There were few cars and a tractor. Further away from the main road, a strange event was taking place. Before arriving to the spot, you could see a cloud of smoke about the size of a big house, with an occasional figure emerging and disappearing again in the midst of the sweet-smelling smoke.
There were twenty-five or thirty professional freekeh-burners, fully equipped with red kuffyyas, large wooden wheat forks, and synchronized movements as natural as wheat itself. The whole event looked like an ancient ritual, and it was, when the first crop of pre-harvest green wheat is turned into something sacred, an act of initiation, celebrating the eternal cycle of harvests and life.
Freekeh is something from the dawn of time. The idea of quick burning of wheat while still green, conjures credible imaginations of pre-bread practices as old as the domestication of wheat on this land ten thousand years ago. The earliest freekeh seems to have been invented by nature itself, when a late-spring thunderstorm struck a bunch of wild wheat. Nature could have, also, experimented with freekeh during volcanic eruptions. Whatever the means, an early hominid gourmet must have picked up the secret.
The art of freekeh-burning depends on picking the green wheat exactly at the right time. Wheat has to be mature enough to have full-size grains. In fact, one of the secrets of freekeh is that its grains are bigger than dry wheat. At the correct timing, grains are sweet, full of milky liquid, and miraculously fit to resist being totally burned. As the swift fire is distributed by throwing lumps of burning stems into the air, the flame roasts the grain, giving it a luster of brown caramel and marinating its moist core with a pinch of smoke. To spread the fire, and at the same time stop wheat from over-burning, movements of workers with their wooden gear appeared like a theatrical act, a ritual dance, in the middle of a stage in fire and smoke.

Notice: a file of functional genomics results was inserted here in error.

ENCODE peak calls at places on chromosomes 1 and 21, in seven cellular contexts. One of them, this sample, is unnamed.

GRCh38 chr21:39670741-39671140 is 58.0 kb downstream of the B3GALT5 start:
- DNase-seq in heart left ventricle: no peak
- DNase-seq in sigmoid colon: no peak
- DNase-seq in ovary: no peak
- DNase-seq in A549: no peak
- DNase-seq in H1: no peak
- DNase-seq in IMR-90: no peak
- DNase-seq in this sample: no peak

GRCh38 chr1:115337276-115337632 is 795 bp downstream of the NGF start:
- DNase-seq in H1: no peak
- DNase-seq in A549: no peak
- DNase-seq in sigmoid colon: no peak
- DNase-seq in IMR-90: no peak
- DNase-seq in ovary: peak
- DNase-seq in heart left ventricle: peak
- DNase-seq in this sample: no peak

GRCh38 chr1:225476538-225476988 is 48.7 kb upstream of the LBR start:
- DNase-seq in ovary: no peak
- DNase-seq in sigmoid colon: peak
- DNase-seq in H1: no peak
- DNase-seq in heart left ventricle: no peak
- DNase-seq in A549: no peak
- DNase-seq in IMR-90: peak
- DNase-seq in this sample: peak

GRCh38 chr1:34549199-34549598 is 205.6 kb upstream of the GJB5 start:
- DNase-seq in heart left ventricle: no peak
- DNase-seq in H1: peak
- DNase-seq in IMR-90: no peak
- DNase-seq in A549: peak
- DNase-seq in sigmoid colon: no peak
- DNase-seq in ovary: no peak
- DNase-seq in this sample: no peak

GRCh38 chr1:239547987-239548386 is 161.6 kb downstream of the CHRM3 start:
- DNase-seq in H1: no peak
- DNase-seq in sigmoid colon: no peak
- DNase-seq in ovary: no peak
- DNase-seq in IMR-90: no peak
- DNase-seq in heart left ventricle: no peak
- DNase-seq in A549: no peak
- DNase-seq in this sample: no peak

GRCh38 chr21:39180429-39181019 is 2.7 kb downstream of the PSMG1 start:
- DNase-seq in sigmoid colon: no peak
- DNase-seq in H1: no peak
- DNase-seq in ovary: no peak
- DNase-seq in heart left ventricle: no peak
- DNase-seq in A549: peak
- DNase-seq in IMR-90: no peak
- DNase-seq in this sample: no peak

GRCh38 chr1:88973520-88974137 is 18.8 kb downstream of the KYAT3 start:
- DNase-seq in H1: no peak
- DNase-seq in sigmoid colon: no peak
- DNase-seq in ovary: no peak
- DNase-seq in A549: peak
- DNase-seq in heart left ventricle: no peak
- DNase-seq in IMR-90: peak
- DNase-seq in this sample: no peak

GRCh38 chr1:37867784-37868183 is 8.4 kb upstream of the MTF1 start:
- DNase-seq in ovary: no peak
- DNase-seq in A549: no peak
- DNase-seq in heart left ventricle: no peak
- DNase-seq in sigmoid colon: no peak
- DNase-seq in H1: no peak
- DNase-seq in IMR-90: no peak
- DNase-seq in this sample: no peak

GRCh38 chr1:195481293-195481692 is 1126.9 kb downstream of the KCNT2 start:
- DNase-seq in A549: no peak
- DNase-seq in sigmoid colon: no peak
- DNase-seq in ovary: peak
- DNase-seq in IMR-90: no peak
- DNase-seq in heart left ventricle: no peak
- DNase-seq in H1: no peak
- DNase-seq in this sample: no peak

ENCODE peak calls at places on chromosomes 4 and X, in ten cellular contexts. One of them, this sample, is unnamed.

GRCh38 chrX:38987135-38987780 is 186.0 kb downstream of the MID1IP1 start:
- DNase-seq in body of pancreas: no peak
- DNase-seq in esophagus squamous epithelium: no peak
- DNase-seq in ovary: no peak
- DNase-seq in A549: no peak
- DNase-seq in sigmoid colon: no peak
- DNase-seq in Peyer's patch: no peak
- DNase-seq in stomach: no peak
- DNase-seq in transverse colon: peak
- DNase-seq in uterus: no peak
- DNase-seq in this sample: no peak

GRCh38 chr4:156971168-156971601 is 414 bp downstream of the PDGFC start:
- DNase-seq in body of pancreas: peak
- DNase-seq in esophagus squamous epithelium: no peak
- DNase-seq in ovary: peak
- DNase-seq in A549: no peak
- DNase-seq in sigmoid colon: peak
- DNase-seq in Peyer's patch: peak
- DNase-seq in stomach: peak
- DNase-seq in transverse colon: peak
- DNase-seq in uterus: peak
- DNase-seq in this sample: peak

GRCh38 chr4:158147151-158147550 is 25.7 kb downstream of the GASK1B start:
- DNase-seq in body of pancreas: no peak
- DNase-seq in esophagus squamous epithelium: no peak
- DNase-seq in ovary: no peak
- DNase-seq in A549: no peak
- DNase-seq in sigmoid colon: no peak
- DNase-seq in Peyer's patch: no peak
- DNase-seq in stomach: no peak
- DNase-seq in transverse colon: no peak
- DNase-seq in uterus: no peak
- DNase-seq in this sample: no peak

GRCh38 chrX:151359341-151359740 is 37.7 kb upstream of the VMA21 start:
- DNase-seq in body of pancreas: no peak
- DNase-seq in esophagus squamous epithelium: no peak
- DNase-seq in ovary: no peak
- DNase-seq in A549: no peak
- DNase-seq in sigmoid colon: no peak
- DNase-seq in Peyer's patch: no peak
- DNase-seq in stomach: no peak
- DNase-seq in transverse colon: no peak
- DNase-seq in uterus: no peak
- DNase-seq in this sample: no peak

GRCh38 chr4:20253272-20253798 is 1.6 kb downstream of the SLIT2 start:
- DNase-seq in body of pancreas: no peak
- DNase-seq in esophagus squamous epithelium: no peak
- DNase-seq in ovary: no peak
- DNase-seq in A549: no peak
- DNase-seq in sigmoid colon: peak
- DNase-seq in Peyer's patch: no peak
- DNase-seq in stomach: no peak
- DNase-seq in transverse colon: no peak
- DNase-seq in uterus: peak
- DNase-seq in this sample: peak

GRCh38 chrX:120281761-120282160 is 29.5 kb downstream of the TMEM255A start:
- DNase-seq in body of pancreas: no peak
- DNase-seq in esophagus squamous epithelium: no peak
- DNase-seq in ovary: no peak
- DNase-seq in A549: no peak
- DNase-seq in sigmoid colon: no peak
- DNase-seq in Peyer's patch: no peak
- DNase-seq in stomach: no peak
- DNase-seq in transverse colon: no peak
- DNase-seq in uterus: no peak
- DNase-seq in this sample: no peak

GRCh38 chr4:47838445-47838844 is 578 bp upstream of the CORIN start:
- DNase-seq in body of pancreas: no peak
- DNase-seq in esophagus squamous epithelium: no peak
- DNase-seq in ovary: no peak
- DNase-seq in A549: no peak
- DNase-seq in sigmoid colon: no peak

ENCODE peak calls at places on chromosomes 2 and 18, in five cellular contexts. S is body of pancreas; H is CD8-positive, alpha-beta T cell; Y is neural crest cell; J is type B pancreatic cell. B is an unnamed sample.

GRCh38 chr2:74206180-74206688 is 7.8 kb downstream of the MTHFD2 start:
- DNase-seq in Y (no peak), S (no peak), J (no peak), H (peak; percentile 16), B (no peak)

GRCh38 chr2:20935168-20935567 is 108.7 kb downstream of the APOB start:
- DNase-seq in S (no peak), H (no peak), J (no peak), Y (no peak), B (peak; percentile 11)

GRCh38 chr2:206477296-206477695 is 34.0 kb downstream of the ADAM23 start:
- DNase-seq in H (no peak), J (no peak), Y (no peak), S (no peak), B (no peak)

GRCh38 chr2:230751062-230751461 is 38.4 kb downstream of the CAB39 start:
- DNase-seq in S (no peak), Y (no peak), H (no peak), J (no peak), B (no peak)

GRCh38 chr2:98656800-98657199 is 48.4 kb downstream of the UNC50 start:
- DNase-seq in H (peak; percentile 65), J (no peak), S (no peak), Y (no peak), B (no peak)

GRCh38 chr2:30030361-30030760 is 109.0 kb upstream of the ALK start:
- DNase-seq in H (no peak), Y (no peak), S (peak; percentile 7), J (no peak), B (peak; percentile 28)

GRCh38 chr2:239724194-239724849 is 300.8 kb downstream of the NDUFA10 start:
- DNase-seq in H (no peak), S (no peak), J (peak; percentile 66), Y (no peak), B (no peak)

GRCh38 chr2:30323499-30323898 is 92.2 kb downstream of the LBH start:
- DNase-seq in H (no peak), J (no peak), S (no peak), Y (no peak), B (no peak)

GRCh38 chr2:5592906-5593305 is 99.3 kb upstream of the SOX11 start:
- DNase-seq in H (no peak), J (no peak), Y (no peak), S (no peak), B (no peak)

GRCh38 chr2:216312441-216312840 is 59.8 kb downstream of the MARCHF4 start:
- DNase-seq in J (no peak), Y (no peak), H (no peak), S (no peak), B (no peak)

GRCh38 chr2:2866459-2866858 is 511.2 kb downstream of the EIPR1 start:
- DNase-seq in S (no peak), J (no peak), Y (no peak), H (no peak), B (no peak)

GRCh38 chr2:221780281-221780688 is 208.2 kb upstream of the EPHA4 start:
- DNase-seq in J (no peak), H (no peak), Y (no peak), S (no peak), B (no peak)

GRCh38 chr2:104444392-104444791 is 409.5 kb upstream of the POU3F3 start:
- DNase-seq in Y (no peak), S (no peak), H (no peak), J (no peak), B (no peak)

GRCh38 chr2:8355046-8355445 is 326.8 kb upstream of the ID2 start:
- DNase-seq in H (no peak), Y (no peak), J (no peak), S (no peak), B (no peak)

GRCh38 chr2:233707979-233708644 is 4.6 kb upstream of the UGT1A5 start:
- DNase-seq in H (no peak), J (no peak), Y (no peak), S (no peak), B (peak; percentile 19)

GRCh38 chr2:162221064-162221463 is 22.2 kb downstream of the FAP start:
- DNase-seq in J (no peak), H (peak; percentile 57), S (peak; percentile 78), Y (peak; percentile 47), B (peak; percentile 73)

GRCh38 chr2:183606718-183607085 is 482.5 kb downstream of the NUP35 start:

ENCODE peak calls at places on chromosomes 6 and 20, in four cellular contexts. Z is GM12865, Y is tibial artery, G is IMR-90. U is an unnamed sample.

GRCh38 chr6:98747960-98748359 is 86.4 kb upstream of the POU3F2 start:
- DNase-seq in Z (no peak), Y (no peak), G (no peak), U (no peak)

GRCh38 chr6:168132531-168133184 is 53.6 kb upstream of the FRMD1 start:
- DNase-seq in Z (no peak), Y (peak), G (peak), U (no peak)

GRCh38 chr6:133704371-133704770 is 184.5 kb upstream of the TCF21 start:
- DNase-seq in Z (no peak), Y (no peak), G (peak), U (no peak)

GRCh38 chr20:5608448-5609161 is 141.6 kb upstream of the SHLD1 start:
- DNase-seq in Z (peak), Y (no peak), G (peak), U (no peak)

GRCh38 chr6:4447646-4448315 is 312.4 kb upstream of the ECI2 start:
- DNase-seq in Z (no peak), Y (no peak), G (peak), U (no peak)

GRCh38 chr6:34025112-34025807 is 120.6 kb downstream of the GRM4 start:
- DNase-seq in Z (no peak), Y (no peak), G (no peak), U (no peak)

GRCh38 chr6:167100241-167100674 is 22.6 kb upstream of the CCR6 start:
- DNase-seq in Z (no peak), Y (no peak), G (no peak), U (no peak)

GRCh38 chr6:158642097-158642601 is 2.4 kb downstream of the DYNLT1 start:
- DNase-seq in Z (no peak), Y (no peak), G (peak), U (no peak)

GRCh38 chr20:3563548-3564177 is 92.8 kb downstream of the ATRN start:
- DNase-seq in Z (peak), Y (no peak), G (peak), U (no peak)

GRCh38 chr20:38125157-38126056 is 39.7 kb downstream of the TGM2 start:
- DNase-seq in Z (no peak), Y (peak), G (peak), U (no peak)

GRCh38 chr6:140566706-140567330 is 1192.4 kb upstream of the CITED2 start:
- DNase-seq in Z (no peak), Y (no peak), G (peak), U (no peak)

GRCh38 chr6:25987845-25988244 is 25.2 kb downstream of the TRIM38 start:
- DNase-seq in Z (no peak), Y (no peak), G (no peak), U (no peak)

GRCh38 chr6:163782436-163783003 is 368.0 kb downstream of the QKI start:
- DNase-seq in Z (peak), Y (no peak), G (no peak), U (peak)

The men burning the wheat intrinsically knew all the secrets, they knew the subtlety of this preparation, as a work of a magician, in which grain is turned into the most delicious meal directly on the field, in a shortcut, without kitchens, and without the long process needed to turn wheat into bread.
Holding the hot grains, you would rub them between your palms that move like a tuning mill, separating the half-burned skins of the grains and then blowing them away, freekeh has a delicious smoky-sweet taste, it is chewy and joyfully al-dente. “Farak” is rub in Arabic.
To see the burning of green wheat to produce freekeh needs good timing. These days the traditional outdoor burning practice is becoming more and more difficult to find, especially after the emergence of mechanized freekeh production that turned this ancient practice into a sterile, boring industrial process, producing freekeh without much taste. The most likely location to witness freekeh making would be in the wheatlands to the south and east of Irbid - the landscape around the village of Nuaymeh or Shatana, and if you are lucky, you might spot the freekeh-burning feast on the roadside between Al Husn and Irbid. It seems that in the northern parts of Jordan, Syrian freekeh-burning labor, cross the border for the seasonal job. Now is the beginning of freekeh season. For photography, a normal film, 100 asa, is appropriate. Action shots might be more fun if you pick some moving shapes smeared across the image, the limited focus range (depth of field) can make images more three-dimensional.